Remember, these agree with the noun, not the person spoken about! So, even if it is a female that the object belongs to, if the object itself is masculine, it will be “son,” not “sa.”

9. Adverbs 

Fortunately, adverbs are a little easier! These words are invariable and describe a verb, adjective, or other adverb. This means they do not agree with the gender or number of the noun being discussed. 

Here are some examples of adverbs used in sentences:

  • Je marche lentement (I walk slowly)
  • Je suis vraiment intéressé par l’art moderne (I am very interested in modern art)
  • Il fait trop froid dehors (it is too cold outside)
  • Elle lit beaucoup de livres (she reads a lot of books)
  • C’était une mauvaise journée (It was a bad day)

While there are some exceptions to the placement of certain adverbs, you can generally place them where you normally would in English.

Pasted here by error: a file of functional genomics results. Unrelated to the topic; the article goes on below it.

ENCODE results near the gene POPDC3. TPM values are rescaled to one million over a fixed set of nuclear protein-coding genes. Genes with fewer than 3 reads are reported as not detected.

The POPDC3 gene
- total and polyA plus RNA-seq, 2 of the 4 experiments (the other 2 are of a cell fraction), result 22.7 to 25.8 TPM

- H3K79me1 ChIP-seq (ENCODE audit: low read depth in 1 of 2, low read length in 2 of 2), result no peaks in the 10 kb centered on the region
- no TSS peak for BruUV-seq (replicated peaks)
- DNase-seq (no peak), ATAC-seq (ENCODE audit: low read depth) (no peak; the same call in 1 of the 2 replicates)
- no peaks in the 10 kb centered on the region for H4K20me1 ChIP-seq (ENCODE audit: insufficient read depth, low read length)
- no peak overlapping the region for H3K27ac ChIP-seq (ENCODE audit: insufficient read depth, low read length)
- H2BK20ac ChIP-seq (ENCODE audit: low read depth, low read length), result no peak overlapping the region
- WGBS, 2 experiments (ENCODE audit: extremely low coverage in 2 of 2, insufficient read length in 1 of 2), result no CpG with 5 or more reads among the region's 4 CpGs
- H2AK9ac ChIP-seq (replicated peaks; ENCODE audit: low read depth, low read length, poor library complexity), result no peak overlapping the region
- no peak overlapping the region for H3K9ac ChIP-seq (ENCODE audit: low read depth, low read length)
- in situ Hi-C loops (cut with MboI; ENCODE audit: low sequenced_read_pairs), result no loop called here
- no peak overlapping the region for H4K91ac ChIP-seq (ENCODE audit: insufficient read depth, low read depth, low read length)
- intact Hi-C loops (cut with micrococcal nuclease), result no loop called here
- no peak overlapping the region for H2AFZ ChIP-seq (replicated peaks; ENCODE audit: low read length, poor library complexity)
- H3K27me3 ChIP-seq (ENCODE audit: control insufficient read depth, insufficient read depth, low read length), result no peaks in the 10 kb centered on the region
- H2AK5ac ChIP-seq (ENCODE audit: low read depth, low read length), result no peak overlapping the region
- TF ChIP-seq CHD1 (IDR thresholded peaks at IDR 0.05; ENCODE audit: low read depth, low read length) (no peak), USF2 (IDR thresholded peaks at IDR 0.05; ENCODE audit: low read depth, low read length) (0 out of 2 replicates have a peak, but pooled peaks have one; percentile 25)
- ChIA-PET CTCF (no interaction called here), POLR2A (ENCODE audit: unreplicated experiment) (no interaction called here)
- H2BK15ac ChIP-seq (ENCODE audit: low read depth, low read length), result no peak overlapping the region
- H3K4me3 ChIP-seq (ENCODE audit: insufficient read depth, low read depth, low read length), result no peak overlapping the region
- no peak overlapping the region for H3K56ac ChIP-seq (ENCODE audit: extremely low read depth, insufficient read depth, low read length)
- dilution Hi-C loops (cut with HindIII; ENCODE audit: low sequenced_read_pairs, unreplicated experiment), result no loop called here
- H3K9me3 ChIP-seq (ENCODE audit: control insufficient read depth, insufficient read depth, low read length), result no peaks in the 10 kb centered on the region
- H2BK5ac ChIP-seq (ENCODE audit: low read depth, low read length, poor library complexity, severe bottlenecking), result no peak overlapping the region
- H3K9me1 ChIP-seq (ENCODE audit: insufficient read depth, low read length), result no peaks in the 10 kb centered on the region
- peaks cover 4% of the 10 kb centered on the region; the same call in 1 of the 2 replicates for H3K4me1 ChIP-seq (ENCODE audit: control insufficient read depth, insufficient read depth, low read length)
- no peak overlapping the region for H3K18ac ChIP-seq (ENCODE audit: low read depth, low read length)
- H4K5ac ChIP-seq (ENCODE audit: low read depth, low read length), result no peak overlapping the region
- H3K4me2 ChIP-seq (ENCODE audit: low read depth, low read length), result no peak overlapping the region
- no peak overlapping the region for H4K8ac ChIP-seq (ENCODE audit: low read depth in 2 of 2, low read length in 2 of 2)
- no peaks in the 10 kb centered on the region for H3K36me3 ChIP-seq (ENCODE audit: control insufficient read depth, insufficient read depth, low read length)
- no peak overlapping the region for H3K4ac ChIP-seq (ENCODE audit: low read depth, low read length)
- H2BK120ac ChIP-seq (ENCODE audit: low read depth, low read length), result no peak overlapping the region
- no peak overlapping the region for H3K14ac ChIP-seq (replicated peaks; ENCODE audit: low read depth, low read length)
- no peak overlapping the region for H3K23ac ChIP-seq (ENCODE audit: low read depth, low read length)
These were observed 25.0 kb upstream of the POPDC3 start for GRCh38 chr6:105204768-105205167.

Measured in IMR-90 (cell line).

10. Negation

Knowing how to negate sentences is equally as important as knowing how to say them in the positive. To negate any sentence, the structure is simple: 

Subject + ne + verb + pas

Let’s see this in action:

Whenever the ne is followed by a verb that begins with a vowel, you must conjugate it as an n’. 

11. Tenses

There are several tenses in any language, with the past, present, and future being the most common in English. French has various tenses that you will learn as you develop your skills. Thus far, we’ve focused on the simple present tense, but the other basic tense you should know is the past tense or passé composé.

The passé composé is a tense that relies heavily on avoir and être, which is another reason you must have these verbs down! The passé composé involves what is known as an auxiliary verb and the past participle of the verb that needs to be put in the past tense. The structure is as follows: